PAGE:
Those fresh to stumble across Melbourne’s visual art landscape may not be aware of the great legacy that laterally-minded gallery Utopian Slumps forged in its early days as a non-profit space atop a Collingwood warehouse.
Between 2007 and 2009, Director Melissa Loughnan and a diverse team of curators and collaborators made the gallery one of the most active and innovative agents for pushing new and experimental art practice Australia-wide – helping foster the careers of artists like Brendan Huntley, Dylan Martorell, Nathan Gray, Ry Haskings, Thomas Jeppe, Jake Walker and Mark Rodda in the process.
Launched last Friday, new book Utopian Slumps: The Collingwood Years not only traces the gallery’s formative gestures, but captures a pivotal and generational shift in Melbourne’s and Australia’s art scenes. Stunningly designed by Stuart Geddes of Chase & Galley, the hardcover volume features countless essays (courtesy of Helen Hughes, Rosemary Forde, Phip Murray and others), artist pages and vivid documentation of the gallery’s (hyper)active foundational years.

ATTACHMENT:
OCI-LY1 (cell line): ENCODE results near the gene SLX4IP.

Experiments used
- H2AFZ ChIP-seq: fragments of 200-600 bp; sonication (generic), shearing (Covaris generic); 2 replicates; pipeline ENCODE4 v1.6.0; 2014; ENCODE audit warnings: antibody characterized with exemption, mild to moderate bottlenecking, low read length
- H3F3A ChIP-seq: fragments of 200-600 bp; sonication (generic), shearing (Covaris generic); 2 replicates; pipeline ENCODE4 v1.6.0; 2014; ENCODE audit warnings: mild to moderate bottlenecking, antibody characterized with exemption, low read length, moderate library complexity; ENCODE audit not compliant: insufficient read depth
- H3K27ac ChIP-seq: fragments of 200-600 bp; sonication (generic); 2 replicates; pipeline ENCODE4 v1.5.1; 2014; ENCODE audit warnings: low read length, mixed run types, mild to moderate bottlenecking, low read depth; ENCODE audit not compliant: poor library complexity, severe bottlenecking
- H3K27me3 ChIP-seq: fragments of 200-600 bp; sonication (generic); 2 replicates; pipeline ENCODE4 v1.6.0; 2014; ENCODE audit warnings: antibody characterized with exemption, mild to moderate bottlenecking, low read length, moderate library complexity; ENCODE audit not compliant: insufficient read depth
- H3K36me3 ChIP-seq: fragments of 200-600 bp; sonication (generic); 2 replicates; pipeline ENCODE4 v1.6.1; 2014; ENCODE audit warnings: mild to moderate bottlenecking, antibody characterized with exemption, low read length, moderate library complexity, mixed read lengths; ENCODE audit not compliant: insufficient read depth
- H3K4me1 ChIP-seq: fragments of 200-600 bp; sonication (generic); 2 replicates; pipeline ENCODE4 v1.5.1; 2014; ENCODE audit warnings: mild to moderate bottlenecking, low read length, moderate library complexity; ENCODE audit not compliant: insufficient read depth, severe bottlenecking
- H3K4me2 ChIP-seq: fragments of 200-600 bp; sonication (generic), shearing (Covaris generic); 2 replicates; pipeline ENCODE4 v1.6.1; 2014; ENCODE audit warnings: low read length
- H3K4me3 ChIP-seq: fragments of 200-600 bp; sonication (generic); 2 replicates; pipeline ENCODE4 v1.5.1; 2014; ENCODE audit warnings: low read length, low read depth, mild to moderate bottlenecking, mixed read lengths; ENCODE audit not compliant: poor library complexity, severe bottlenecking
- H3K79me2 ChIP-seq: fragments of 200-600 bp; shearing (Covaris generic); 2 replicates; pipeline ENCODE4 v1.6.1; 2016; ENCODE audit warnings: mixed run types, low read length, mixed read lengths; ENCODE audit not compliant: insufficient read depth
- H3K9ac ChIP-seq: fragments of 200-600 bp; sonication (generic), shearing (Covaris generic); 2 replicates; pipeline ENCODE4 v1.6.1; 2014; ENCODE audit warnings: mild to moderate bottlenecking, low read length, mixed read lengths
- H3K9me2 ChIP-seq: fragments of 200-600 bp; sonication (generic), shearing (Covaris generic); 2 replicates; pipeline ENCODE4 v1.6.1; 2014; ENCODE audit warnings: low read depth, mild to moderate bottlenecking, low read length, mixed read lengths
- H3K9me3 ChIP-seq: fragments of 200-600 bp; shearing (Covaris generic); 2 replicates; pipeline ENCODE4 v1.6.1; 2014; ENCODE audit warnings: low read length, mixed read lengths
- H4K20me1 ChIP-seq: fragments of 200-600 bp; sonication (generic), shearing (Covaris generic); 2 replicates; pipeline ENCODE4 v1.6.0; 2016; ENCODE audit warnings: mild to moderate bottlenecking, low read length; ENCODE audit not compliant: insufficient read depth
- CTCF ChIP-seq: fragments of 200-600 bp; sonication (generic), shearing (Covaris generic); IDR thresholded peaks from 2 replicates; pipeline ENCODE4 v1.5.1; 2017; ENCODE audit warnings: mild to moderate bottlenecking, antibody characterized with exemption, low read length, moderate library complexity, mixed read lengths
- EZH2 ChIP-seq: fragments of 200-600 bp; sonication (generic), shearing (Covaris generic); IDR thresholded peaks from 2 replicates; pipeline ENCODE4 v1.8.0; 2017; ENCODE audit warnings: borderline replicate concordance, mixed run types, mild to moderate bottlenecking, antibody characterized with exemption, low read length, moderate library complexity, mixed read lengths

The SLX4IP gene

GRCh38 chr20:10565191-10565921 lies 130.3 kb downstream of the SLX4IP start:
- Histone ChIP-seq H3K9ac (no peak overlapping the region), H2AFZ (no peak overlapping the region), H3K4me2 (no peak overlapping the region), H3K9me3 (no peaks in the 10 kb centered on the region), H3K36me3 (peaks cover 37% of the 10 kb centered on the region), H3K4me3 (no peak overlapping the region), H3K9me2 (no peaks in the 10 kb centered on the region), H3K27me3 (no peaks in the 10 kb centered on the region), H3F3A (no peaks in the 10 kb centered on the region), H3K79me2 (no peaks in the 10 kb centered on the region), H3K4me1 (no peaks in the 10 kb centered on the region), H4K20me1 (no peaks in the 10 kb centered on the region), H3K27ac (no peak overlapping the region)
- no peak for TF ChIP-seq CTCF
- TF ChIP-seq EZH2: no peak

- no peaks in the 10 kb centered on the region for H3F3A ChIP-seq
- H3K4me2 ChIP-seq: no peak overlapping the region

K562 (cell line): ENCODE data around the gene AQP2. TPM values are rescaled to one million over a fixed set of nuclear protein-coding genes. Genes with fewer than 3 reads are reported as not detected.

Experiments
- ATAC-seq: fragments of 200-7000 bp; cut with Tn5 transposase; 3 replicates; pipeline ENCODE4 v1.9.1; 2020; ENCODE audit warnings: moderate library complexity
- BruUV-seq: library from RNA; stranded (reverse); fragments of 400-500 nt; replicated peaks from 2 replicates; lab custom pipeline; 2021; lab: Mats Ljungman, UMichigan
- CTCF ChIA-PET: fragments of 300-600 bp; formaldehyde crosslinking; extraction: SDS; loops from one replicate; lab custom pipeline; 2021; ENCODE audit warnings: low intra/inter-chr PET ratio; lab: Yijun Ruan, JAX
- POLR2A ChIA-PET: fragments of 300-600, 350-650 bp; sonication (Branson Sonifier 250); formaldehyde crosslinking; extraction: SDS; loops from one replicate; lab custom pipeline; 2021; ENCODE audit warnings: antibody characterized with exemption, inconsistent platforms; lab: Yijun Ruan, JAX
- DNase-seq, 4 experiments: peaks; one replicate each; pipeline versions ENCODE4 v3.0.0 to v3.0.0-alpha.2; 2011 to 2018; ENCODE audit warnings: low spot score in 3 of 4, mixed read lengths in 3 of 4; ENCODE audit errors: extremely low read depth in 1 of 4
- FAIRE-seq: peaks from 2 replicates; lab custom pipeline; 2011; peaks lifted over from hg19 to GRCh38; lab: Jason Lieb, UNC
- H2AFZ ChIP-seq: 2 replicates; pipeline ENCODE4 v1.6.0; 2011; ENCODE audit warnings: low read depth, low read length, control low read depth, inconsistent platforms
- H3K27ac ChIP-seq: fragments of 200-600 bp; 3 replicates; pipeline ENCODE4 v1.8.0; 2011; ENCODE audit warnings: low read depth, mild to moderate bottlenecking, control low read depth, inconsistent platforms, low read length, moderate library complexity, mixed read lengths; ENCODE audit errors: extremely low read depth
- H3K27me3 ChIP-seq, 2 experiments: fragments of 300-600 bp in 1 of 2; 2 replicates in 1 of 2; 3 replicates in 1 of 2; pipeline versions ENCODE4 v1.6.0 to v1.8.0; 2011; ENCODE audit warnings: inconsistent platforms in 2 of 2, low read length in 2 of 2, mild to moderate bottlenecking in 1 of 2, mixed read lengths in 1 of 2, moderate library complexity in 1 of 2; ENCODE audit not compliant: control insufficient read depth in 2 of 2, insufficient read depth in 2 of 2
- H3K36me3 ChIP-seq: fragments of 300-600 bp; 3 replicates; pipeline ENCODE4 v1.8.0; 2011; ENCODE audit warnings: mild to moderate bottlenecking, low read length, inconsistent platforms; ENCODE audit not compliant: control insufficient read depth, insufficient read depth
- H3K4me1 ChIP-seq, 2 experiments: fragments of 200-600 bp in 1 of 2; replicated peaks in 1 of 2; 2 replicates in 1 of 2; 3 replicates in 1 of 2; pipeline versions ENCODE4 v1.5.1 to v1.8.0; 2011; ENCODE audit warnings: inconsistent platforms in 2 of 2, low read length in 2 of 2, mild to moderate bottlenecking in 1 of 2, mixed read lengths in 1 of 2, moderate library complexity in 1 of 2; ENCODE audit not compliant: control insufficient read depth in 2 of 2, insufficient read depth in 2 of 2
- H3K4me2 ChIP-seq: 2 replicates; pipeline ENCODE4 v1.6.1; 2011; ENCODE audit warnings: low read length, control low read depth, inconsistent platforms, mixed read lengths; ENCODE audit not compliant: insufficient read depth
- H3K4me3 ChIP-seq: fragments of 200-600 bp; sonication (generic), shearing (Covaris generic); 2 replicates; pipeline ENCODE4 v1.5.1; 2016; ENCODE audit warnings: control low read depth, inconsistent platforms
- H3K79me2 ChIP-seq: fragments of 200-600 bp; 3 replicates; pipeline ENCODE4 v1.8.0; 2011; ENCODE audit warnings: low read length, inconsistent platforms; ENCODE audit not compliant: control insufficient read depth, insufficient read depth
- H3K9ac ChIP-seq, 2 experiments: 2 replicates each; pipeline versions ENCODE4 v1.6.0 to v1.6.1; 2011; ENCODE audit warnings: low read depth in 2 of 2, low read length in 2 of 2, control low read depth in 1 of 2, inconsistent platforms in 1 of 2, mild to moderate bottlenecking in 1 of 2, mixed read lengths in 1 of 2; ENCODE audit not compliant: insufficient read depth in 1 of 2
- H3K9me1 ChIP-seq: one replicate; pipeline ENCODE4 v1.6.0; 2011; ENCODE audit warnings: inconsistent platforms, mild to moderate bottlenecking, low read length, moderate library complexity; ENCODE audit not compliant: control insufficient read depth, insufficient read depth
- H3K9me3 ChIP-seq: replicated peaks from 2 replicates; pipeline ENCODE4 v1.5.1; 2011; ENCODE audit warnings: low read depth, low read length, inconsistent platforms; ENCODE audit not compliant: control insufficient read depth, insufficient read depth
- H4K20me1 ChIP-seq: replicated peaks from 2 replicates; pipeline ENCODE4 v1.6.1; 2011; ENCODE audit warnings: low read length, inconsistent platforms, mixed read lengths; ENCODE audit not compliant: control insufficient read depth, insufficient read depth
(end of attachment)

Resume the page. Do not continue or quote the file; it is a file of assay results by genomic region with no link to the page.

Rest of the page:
It makes for insightful document of a decisive (and fun) period in the recent history of contemporary art in Melbourne.
Utopian Slumps: The Collingwood Years is available from the Utopian Slumps online store utopianslumps.bigcartel.com and will soon be available in selected book and gallery stores.